By Steve Holland and Richard Cowen
(Reuters) - The U.S. administration sought on Tuesday to halt a cross-border surge of unaccompanied children from Central America, asking Congress for $3.7 billion in emergency spending and putting in place plans to quicken the youngsters' deportation hearings.
One of those critics, Texas Governor Rick Perry, was due to meet Obama in Dallas on Wednesday during a roundtable Obama has scheduled on the topic with faith leaders and local officials, White House spokesman Josh Earnest said. Whether the two meet privately one-on-one was yet to be determined, Earnest told reporters. On Sunday Perry accused the administration of moving too slowly and called for National Guard troops to be sent to the border.
Without government action, the administration projects more than 150,000 unaccompanied children under the age of 18 next year could be fleeing the rampant poverty and domestic- and gang-related violence in Honduras, El Salvador and Guatemala. More than 52,000 unaccompanied minors from the three countries have been caught trying to sneak over the border since October, double the number from the same period the year before.
The proposed actions will test Obama's ability to negotiate effectively with Republican lawmakers who have blocked much of his agenda ahead of a November election when they hope to capture the U.S. Senate from Obama's Democratic Party.
Senate Majority Leader Harry Reid, a Democrat, said he thought the Senate could pass the emergency funding bill this month, before the start of a long summer recess. But House and Senate Republican leaders could insist on offsetting any new funds with cuts in other budget items.
Senate Republican leader Mitch McConnell would only say that Obama's request needed a close look to "see if it's an appropriate response to the crisis." The White House said the largest portion of the requested funding, $1.8 billion, would pay to care for the children while in U.S. custody. Other funds would go to beefing up border enforcement, hiring more immigration judges and paying for programs to discourage deported children from again trying to slip into the United States illegally.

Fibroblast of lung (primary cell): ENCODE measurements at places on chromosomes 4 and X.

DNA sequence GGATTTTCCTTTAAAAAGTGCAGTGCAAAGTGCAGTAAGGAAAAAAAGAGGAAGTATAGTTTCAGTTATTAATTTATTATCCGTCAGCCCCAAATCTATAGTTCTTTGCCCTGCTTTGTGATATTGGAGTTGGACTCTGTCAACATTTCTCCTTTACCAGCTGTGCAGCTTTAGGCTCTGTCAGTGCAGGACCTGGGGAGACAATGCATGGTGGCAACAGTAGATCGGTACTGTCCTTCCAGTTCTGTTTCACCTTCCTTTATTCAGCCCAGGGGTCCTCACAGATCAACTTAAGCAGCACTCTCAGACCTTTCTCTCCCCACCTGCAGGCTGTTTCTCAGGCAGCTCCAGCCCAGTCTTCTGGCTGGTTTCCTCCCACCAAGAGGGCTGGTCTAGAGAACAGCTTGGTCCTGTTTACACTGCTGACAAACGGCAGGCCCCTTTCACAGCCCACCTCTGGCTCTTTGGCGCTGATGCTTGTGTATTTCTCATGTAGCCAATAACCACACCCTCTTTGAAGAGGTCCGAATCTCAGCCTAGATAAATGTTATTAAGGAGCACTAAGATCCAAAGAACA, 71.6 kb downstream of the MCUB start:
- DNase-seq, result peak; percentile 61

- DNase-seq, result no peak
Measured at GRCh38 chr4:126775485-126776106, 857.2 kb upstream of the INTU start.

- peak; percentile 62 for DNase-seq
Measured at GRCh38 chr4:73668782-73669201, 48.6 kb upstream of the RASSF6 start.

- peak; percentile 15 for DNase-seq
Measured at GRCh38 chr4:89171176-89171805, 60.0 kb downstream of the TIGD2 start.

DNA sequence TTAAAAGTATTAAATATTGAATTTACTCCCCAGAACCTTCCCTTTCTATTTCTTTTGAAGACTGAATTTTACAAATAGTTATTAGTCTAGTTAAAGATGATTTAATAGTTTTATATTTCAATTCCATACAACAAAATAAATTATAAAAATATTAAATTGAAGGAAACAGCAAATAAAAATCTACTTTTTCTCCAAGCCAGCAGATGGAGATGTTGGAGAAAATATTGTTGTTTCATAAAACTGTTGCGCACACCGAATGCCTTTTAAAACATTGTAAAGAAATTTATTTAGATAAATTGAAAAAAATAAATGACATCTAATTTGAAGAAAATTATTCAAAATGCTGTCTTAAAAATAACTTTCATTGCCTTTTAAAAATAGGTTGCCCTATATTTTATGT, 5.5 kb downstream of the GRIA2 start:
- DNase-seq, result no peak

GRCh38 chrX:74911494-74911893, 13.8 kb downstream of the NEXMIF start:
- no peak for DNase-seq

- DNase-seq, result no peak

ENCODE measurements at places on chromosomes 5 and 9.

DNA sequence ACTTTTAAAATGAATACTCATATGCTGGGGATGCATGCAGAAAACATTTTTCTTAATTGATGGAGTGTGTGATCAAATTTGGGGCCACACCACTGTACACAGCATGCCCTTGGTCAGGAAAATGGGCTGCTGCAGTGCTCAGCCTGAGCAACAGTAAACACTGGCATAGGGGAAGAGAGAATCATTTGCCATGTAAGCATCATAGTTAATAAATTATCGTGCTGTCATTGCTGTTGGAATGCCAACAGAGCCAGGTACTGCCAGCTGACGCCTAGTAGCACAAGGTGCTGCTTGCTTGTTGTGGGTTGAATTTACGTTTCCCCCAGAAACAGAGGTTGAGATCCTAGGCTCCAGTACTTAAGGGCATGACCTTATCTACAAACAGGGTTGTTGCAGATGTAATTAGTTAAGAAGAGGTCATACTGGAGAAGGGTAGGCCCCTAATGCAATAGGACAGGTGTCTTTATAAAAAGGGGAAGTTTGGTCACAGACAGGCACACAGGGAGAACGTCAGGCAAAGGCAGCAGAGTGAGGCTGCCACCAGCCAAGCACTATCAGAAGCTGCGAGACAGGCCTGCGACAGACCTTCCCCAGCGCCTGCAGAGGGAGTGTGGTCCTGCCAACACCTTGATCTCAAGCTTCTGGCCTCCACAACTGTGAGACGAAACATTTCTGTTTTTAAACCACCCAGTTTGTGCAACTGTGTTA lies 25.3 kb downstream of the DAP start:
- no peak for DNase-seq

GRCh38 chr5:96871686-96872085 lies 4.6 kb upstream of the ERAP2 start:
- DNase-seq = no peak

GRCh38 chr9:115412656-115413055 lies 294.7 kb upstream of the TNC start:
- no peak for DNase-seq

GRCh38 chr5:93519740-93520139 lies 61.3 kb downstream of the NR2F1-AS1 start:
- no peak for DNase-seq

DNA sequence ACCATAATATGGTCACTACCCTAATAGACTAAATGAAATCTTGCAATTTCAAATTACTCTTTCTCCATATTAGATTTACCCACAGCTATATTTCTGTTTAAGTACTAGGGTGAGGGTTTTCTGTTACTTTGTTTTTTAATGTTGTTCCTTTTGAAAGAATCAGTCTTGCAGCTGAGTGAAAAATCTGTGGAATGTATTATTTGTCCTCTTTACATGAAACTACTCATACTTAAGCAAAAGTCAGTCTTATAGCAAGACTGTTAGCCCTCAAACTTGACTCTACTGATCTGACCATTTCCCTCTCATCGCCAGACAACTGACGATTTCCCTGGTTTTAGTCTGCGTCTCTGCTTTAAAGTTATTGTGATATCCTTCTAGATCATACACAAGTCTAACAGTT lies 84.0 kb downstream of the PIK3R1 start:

Separately, a Justice Department official told Reuters the United States plans to give priority to child migrants over adults in deportation hearings. The new policy, to be announced on Wednesday, means immigration courts will now hear first from newly arrived children, while adult immigrants not in detention, including those who are seeking asylum, will have to wait longer, the official said.
Central America, a key transshipment point for drug smuggling between South America and the United States, has a long history of gang violence and the problem has mushroomed in recent years owing to turf wars fought by ruthless Mexican drug cartels. Honduras has the world's highest murder rate, according to a report released by the United Nations in April.
Besides seeking the additional funding, Obama has said he wants more tools to speed the children's deportation. He has yet to submit a formal request for legislation expanding the Department of Homeland Security's ability to expel the children while circumventing lengthy immigration court procedures.
In vowing to swiftly return the children to their home countries, Obama risks the wrath of Hispanic-American allies who look to him to act on his own to loosen, not strengthen, immigration rules.
Seeking to make the request more politically acceptable to lawmakers, the White House added $615 million in urgently needed money to fight summer wildfires raging in western states. This brought the total funding request to $4.315 billion.